Christopher Nolan is widely regarded as one of the greatest directors of his generation. He’s created some of the most important films of the 21st century, and we can’t wait to see what he comes up with next.
His films are always visually stunning and often thought-provoking. At this stage in his career he can do whatever he likes.
Nolan burst onto the scene with this brilliant film that has become a cult classic, known for its non-linear narrative. We interviewed star Guy Pearce who described his experience with the film:
Chris (Nolan), being as clever as he is, was capable of creating that film and able to articulate it in such a way and get it down on the page where everything, including the emotions of the story, was evident, and the logic, if you will, and the unusual nature of it was all very clear-cut. So even though it was tricky in the same way the film is tricky, you at least had the benefit when you read the script of going, ‘Hang on, I’m just going to go back and look at that last page again before I go on…
Nolan’s sophomore effort is a solid film starring Al Pacino, Robin Williams and Hilary Swank.
“Batman Begins” (2005)
This film was a sensation and rebooted the Batman franchise in spectacular fashion. From our review by Jason Zingale:
Most fanboys have been holding their breath ever since they caught wind of Warner Brothers’ plans to reintroduce the Batman franchise on the big screen, but it’s finally safe to breathe again; “Batman Begins” is a knockout. Thanks to director Christopher Nolan and writer David S. Goyer, they finally got it right this time, and now fans can finally experience Batman the way it was meant to be seen. While Tim Burton’s original version of the film boasted a much darker, gothic look at the man behind the mask, his two films contained only a sliver of the darkness that Nolan manages to squeeze into “Begins,” which plays out much more like a film noir crime thriller than your average summer action movie. “Batman Begins” oozes suave intelligence and excellent action, and finally gives comic book fans a much-needed faith that their favorite hero can indeed soar again.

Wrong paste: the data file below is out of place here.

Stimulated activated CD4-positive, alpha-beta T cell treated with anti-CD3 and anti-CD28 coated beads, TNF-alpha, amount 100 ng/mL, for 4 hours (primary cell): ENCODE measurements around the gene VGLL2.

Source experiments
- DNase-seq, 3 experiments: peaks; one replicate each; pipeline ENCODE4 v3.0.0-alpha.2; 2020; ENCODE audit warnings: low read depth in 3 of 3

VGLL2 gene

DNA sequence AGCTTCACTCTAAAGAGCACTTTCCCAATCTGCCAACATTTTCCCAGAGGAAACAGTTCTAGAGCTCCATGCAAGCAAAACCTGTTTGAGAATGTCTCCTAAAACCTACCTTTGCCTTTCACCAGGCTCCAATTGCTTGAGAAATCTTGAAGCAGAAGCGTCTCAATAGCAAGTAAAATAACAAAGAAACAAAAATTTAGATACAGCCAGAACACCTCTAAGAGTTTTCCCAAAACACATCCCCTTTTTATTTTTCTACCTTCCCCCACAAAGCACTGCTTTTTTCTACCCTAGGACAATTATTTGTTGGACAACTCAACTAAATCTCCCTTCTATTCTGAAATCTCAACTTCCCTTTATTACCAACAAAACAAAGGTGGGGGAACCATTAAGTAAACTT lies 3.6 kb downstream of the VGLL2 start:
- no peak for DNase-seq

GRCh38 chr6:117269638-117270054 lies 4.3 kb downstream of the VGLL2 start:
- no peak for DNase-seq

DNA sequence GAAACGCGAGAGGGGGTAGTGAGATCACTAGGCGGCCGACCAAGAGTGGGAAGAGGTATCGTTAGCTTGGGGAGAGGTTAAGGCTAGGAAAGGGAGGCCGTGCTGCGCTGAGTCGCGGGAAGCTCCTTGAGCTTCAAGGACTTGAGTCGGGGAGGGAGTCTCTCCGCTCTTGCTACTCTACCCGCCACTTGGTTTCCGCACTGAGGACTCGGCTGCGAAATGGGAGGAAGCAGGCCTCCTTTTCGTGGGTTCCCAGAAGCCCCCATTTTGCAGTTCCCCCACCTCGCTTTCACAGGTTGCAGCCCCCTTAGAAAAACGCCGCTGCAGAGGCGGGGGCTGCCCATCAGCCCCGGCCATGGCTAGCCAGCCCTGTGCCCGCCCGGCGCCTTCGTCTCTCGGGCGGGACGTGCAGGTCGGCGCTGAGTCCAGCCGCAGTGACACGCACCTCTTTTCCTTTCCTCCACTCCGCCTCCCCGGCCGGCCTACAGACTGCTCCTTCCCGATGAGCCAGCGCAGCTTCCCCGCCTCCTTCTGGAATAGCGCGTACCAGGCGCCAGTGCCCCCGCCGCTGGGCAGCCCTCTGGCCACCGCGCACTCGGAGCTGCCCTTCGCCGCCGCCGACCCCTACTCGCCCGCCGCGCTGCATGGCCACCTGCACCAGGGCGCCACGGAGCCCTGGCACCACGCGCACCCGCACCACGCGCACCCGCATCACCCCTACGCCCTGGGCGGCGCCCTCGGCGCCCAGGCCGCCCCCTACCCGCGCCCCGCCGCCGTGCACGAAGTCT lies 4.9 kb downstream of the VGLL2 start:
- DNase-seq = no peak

“The Prestige” (2006)
Our film critic Jason Zingale summed up Nolan’s rising career: It seems like every year we hear about a new group of up-and-coming filmmakers with the potential to become the next great Hollywood director, but it’s quite a rarity when the person in question really does rise to the occasion. Christopher Nolan is such a director. Over the past six years, Nolan has not only produced one of the greatest thrillers (“Memento”) in the history of the genre, but can also be credited for expertly rebooting one of the biggest superhero franchises in Hollywood (“Batman Begins”). And now, he’s struck gold for a third time with his sci-fi period drama, “The Prestige.”
“The Dark Knight” (2008)
Could Nolan top himself after “Batman Begins?” He did just that with this stunning sequel, with Heath Ledger stealing the show. From Jason Zingale’s review:
For all the Oscar buzz surrounding Heath Ledger in the past few weeks, there still aren’t enough hours in the day to gush about his knockout performance as The Joker. It’s beyond phenomenal – a villainous turn so good that you never know what to expect next – and it puts Jack Nicholson’s cartoonish rendition from the 1989 version to shame. Ledger’s Clown Prince isn’t a one-dimensional goofball who listens to bad 80s music while parading around a museum – he’s a diehard anarchist who’s both smart and incredibly dangerous. Dressed like a bum with dirty green hair, smeared-on white and red makeup, and a hand-me-down purple suit, the Joker truly is the wild card he’s supposed to be. One minute he could be playfully entertaining his guests with one of many versions of how he received the smile-like scars on his face (when in reality, he probably just did it himself), and the next, he’s a nightmarish psychopath with the laugh of a rabid hyena.